Using the macro mode with the camera at its widest setting, you can get tremendously close to the subject. Exposure is set at 1/1000 second at f/2.8 at ISO 200.
Taking Perfect Product Photos
Whether you are shooting products for online auctions, a church fundraiser, or a professional catalog, the biggest goal is usually to focus on the product with minimal distractions. This does not necessarily mean that the subject has to be photographed in front of a white or black background, but doing so puts all the emphasis on the subject and eliminates issues like colors clashing.
When you don’t have access to an elaborate studio full of lighting equipment and backgrounds, you have many ways to shoot great product shots right in your own home. The biggest thing to think about is to keep it simple. Simple backgrounds, simple layout, and simple lighting are going to give the best results.
When trying to just get a quick shot, you can just organize your items on a plain background like a table or counter top and aim your camera-mounted strobe at the ceiling to get nice even bounced light. Use your zoom lens to crop as many extraneous details from the shot as possible.
You don’t have to use a strobe to create simple product shots. Light tents and domes are very flexible, and you can even use household lamps, clip lamps, or halogen work lamps to illuminate the subjects inside of these simple devices.
In 2-13 the ball is lit with a lamp on either side of a light tent. If you are going to use the light tent with tungsten or halogen bulbs, be sure to select your white balance correctly. If there is no overwhelming color to the scene, use auto white balance.
Remember to select the proper white balance whenever you change the light source for the light tent. This image was exposed at 1/25 sec, at f/5.6, and used the AWB to correct for the warmth of the light.
For a minimal amount of money, you can get what is commonly called a light tent. These are collapsible nylon domes into which you can put your small products. They are made of thin translucent material that allows the light to come in diffused, leading to photos with minimal shadows no matter where the light comes from as the light bounces all around the tent.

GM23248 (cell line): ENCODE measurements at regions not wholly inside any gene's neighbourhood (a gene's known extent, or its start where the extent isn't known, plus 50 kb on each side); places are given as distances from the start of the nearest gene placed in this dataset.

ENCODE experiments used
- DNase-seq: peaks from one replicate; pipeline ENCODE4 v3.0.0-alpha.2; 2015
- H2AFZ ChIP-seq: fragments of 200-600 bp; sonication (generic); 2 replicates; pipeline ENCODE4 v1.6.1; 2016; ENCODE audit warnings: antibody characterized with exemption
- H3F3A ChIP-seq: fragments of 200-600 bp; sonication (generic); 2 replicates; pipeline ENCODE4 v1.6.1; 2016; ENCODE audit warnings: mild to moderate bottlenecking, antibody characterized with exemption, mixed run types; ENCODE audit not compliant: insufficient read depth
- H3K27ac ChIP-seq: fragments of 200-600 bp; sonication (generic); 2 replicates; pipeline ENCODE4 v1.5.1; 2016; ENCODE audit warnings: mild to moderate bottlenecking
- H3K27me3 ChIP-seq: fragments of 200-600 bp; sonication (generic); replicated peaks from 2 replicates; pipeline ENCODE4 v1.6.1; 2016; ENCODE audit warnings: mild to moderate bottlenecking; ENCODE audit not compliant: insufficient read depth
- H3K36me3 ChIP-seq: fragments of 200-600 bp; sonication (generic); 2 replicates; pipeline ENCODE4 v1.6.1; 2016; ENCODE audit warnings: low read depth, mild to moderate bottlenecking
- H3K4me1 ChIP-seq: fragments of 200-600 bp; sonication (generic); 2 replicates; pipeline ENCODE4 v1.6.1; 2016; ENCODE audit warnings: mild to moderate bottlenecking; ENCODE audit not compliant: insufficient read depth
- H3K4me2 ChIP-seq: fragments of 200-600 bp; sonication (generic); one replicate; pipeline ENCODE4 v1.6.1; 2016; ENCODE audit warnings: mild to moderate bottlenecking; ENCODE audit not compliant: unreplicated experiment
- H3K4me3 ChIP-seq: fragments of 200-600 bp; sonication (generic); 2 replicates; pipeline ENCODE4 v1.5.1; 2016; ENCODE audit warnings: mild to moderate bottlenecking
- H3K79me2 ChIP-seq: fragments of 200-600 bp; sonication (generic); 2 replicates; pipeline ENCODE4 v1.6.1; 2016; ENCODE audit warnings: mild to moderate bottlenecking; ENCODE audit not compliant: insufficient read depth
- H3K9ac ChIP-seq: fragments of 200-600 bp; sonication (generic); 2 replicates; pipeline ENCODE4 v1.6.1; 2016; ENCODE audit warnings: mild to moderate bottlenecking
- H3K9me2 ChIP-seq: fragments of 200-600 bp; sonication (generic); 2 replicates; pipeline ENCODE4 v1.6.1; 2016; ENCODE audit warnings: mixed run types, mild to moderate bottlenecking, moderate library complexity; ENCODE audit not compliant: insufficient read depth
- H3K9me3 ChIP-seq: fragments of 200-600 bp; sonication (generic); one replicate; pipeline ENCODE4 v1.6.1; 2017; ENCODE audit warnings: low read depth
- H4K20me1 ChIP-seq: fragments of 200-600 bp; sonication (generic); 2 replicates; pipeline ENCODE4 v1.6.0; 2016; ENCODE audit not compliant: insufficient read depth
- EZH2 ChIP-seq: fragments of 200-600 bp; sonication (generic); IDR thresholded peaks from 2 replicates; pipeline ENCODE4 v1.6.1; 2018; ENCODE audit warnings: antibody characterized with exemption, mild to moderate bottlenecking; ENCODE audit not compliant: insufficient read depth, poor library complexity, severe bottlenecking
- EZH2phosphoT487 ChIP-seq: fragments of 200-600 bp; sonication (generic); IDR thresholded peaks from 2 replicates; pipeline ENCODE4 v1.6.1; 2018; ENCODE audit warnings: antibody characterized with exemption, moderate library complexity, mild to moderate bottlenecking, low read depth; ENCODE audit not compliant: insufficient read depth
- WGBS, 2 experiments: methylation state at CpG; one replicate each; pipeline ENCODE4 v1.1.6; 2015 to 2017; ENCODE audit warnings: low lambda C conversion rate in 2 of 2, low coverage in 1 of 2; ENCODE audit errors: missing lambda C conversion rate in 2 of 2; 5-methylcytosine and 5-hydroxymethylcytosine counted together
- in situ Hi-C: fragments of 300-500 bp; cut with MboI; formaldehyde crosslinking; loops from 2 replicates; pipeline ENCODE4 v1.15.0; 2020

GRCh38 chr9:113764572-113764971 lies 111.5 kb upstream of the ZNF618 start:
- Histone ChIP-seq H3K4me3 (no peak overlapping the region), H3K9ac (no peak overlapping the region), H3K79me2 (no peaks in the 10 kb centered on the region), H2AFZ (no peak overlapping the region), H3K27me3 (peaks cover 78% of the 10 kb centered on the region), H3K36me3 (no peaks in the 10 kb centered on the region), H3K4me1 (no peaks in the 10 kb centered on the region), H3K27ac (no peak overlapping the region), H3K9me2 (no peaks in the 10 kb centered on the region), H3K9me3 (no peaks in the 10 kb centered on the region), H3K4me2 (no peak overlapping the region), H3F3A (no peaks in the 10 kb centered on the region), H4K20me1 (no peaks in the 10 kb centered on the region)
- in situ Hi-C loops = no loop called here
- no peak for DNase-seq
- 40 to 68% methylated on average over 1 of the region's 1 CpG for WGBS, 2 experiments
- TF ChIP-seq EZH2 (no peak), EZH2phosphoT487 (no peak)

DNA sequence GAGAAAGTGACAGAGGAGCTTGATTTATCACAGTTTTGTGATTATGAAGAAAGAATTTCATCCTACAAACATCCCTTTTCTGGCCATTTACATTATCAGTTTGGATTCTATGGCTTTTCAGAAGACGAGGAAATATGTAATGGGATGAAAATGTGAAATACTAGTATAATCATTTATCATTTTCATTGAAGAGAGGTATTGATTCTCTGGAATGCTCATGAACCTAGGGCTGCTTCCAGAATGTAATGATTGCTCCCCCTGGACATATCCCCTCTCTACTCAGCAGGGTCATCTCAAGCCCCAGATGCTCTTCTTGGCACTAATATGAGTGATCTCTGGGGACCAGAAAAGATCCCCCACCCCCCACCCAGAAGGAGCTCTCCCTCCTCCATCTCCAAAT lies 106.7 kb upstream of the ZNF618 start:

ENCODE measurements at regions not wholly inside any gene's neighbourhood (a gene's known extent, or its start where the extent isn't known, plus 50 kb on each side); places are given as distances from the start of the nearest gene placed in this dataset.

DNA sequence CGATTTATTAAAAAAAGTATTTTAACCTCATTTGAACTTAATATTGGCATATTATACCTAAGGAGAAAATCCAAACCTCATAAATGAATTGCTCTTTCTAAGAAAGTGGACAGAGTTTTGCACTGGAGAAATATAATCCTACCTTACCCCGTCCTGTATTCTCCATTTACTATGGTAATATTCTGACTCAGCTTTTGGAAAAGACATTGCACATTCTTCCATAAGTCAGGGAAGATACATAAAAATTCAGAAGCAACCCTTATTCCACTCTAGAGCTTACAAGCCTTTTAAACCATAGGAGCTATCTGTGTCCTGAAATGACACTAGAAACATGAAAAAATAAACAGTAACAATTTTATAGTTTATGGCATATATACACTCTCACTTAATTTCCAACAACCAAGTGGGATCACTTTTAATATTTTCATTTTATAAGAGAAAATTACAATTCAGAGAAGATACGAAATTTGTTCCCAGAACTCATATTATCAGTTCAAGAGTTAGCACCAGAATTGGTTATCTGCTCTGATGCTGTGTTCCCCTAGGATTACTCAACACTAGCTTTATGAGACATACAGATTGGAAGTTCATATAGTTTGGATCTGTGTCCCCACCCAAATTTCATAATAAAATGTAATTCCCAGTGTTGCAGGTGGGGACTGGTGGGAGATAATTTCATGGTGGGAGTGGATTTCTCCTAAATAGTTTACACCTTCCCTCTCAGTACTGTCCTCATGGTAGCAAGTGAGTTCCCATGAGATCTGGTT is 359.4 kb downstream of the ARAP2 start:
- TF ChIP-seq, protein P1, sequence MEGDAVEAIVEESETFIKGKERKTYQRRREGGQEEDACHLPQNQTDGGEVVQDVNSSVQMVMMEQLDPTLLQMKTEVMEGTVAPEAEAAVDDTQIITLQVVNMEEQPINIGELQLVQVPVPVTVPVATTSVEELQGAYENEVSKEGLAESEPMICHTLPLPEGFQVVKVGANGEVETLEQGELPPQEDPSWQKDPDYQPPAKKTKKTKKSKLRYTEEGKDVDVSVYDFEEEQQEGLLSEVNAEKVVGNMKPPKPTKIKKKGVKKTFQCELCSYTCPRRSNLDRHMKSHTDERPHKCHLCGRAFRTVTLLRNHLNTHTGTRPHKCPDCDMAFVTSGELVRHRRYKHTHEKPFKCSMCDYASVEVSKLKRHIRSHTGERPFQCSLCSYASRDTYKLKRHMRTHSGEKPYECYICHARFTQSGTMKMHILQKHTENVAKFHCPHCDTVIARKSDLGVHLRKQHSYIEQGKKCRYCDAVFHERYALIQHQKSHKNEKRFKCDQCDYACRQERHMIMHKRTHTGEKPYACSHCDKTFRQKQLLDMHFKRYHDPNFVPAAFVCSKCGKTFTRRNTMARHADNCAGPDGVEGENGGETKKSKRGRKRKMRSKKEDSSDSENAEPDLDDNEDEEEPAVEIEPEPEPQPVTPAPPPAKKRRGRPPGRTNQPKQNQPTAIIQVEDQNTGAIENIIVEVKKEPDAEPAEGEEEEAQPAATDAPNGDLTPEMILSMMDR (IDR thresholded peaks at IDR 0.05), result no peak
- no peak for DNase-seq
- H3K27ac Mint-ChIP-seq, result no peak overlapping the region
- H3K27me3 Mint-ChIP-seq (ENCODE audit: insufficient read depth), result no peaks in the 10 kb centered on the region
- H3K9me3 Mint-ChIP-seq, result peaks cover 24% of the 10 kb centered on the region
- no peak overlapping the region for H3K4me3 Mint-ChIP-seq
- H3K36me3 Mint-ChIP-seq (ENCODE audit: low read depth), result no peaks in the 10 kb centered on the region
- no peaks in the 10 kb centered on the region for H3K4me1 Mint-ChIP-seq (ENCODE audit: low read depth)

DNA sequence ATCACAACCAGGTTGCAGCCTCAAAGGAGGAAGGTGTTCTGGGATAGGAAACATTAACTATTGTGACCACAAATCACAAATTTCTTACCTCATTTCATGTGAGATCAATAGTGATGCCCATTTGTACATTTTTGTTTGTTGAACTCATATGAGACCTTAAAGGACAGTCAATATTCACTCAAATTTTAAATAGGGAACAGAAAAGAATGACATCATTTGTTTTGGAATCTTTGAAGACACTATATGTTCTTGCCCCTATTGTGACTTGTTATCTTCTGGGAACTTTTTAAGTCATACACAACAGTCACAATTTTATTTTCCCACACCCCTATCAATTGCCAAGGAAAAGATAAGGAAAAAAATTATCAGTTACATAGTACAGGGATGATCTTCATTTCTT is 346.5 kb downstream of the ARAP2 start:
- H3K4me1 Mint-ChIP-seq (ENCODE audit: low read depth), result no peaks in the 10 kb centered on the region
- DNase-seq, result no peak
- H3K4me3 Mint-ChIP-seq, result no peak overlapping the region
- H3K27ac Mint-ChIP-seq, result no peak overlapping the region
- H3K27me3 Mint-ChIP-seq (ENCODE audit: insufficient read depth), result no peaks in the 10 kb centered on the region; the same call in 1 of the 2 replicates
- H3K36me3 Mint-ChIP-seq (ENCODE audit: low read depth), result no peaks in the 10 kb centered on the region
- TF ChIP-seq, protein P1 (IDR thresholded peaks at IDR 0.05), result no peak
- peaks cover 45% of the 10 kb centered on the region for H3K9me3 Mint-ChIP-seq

Concluding Challenge: Use Light to Bring Common Objects to Life
Find an object around your house that has the potential to become a special image with the right light. Photograph a house plant that has great shape and different colors of green. With sun coming through the window and striking the leaves or stalk, it could make a wonderful photograph.
You might have an old bicycle in your garage that, if propped up against a tree or a brick wall, would be a great subject and exude all kinds of personality in a photo. You could direct the light to reflect off the chrome of the bike or show shadows coming off the bike. It’s up to you.
I take a lot of still-life photographs. As you develop your eye, you’ll start to find interesting features in everyday objects. In 2-14, the image was taken with a compact digital set to macro in the wide angle setting. The interest of the light mostly comes from the reflection off of the aluminum that originates from a window in the office.
I didn’t want to use the flash as I thought it would be too bright for the rest of the scene, so I used ISO 200 to get a little faster shutter speed in the darkness of my office and used an exposure compensation of –1 to make the black very black and the silver very muted. The lens is literally just an inch or two from the subject. The exposure here is set to 1/60 second at f/2.8.
Thanks for Reading!
I hope you enjoyed reading this article and looking through these images. Macro photography can be great fun, whether you’re going for an abstract close-up or a wide angle composition. Enjoy experimenting, and feel free to share any of your own macro or still life images in the comments!
- Advanced Macro and Still Life Photography: Part 1
- Perfect Photography Technique for People & Portraits: Part 1
- Ligh Painting Guide by Christopher Hibbert
- The Ultimate Guide to Working with Interior Light: Part 2
- The Ultimate Guide to Working with Interior Light: Part 1